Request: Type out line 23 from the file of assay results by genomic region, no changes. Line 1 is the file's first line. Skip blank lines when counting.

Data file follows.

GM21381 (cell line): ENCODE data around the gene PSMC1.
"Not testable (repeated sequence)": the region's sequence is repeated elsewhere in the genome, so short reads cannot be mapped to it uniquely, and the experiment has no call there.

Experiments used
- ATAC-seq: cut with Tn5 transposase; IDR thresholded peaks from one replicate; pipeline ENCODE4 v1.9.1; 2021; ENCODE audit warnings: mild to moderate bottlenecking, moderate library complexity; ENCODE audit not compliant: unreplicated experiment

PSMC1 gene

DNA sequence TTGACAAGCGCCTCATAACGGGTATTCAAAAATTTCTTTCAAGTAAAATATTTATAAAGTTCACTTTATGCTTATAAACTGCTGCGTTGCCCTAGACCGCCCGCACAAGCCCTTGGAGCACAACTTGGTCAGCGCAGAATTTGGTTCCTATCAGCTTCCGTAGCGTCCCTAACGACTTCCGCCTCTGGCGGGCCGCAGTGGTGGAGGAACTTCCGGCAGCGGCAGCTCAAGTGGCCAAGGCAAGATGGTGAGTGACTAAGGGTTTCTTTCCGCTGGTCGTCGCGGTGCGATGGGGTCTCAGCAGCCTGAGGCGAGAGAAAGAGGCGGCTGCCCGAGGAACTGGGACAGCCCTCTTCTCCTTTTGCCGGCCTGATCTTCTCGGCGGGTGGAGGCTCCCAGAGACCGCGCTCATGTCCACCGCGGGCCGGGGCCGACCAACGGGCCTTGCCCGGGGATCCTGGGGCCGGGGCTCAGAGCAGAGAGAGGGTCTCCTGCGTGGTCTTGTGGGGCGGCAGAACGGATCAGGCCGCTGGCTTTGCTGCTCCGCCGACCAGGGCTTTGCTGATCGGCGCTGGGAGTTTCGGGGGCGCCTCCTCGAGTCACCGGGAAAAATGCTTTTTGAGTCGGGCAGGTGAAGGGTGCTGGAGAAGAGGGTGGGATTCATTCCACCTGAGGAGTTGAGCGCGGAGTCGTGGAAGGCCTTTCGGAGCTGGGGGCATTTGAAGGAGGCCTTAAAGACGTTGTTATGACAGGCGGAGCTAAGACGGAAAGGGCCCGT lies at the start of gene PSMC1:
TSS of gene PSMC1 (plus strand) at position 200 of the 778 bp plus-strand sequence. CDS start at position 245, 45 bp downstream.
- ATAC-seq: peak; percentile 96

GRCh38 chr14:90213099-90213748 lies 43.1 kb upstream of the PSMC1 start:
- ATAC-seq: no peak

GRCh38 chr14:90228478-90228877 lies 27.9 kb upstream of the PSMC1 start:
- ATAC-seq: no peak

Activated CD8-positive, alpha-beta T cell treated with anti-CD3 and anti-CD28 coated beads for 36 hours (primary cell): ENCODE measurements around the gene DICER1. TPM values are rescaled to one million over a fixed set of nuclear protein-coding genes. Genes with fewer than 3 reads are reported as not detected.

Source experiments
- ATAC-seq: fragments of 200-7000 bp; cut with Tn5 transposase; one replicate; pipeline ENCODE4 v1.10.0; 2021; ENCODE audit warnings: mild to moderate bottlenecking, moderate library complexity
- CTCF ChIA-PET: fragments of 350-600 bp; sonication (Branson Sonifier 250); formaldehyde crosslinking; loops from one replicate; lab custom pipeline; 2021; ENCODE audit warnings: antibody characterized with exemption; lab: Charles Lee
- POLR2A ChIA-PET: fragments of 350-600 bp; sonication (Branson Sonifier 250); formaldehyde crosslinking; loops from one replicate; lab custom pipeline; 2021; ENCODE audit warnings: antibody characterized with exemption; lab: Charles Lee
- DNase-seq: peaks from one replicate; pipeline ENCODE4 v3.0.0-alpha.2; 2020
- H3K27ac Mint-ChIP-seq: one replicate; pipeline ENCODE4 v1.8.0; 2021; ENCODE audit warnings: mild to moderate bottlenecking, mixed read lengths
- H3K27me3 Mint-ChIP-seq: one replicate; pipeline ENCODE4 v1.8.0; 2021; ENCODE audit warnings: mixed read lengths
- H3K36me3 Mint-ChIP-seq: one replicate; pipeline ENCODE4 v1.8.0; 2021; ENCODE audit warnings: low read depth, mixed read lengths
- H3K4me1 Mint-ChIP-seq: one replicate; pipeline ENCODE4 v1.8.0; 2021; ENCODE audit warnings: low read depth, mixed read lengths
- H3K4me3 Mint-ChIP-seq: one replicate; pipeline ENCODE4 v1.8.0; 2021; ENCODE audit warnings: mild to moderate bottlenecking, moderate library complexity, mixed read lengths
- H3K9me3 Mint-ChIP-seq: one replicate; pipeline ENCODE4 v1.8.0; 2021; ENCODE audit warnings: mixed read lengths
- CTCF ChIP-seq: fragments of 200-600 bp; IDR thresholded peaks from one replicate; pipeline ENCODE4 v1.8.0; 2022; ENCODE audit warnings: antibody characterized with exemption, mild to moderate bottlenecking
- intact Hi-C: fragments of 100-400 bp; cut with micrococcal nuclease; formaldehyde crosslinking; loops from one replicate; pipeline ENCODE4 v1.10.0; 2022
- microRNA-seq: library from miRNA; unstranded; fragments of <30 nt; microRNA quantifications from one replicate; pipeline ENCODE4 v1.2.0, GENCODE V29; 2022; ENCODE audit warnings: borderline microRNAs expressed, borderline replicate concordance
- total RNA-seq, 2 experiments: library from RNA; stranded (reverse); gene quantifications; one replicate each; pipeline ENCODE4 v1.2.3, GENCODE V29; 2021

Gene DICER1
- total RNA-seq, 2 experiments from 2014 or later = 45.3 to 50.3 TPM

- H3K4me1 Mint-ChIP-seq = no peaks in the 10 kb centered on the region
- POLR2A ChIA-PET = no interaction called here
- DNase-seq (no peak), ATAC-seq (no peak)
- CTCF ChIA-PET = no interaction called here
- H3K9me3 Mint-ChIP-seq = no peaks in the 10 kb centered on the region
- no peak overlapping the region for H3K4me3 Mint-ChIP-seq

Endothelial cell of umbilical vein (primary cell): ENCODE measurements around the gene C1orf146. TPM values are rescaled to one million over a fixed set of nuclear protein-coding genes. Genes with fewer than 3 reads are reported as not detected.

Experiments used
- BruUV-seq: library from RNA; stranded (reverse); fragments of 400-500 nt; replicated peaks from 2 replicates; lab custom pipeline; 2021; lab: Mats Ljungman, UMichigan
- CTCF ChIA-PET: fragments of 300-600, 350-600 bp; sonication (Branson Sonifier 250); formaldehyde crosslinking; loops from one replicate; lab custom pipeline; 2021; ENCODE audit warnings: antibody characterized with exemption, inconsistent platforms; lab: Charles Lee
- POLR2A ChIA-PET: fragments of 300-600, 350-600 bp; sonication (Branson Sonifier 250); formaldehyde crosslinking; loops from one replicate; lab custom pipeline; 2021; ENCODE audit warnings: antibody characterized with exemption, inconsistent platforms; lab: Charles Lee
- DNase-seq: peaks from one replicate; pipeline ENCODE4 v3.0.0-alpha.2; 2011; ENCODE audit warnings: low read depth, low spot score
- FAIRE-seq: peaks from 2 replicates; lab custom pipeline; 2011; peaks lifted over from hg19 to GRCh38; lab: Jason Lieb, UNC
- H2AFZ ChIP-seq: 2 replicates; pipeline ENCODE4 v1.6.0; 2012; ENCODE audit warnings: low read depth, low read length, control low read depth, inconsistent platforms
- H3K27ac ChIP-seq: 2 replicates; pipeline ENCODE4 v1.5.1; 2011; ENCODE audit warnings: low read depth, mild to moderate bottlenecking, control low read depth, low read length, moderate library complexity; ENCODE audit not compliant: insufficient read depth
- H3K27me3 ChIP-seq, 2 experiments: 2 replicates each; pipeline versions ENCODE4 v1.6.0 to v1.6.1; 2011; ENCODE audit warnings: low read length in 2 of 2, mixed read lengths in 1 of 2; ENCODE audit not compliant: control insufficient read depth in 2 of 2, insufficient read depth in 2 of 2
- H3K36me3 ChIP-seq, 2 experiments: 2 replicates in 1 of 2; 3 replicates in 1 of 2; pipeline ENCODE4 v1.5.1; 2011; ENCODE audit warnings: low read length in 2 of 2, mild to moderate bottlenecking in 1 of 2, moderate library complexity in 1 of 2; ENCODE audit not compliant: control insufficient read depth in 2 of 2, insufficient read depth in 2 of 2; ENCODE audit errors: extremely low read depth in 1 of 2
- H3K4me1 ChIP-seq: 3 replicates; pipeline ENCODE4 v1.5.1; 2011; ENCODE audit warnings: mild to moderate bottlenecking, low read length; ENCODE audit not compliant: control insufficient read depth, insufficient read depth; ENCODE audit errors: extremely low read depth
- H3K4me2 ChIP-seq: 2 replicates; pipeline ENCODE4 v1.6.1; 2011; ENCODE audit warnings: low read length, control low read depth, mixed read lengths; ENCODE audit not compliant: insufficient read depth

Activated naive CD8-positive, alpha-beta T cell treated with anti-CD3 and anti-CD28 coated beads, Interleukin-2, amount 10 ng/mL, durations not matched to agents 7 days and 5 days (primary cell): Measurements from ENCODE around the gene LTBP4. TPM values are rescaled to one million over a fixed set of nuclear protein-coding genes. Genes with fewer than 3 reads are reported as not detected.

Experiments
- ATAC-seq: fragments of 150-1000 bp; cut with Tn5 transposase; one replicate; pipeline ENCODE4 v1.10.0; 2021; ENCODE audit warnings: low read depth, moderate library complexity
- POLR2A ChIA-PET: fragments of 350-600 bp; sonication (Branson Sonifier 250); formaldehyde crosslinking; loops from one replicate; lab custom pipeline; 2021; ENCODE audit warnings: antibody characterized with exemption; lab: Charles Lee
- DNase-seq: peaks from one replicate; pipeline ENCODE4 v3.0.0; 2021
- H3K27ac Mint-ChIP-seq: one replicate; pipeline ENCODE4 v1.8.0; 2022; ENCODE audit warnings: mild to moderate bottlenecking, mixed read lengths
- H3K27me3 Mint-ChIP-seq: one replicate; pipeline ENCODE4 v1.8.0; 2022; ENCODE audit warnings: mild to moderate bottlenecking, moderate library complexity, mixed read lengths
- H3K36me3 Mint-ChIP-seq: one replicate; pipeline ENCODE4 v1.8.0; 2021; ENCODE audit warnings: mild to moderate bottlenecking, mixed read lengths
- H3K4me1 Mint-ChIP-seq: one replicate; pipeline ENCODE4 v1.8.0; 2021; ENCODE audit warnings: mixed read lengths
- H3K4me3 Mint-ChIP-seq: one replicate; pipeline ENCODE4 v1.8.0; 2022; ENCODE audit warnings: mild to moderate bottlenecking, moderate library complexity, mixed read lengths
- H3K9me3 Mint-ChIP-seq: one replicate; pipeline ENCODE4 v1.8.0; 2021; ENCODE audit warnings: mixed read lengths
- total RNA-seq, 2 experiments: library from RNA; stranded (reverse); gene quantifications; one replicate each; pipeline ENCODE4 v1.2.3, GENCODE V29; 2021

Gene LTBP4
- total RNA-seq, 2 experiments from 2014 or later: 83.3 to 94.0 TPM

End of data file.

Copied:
- H3K4me3 Mint-ChIP-seq: one replicate; pipeline ENCODE4 v1.8.0; 2021; ENCODE audit warnings: mild to moderate bottlenecking, moderate library complexity, mixed read lengths